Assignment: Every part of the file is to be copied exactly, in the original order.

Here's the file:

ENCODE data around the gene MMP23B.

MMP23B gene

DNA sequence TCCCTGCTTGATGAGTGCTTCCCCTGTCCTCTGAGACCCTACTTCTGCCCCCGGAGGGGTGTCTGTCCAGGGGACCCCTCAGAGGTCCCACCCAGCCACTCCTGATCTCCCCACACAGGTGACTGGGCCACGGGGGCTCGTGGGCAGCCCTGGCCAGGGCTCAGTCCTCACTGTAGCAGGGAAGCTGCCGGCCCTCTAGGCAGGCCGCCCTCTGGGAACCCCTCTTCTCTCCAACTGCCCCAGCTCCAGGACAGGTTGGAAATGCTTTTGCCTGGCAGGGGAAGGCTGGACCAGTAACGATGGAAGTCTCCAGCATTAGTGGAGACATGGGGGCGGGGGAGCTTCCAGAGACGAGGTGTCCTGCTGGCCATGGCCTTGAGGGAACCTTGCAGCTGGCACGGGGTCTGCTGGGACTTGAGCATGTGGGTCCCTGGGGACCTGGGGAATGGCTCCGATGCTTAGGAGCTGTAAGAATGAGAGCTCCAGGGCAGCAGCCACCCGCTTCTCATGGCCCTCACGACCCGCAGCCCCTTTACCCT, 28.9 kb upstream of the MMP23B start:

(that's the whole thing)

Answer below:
ENCODE data around the gene MMP23B.

MMP23B gene

DNA sequence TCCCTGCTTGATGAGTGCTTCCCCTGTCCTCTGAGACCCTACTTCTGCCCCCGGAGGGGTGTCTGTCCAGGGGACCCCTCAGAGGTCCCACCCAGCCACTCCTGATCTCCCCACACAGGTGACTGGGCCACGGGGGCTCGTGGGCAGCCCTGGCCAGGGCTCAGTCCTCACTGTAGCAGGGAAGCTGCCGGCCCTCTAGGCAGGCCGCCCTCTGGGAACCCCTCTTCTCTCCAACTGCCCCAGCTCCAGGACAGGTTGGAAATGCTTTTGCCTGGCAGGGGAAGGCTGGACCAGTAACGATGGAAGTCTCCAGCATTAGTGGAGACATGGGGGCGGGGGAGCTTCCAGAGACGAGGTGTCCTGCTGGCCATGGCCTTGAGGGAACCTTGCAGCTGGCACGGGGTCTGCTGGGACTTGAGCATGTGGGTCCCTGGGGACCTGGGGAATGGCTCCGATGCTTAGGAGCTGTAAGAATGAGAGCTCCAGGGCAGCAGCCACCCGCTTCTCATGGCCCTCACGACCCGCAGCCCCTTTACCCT, 28.9 kb upstream of the MMP23B start: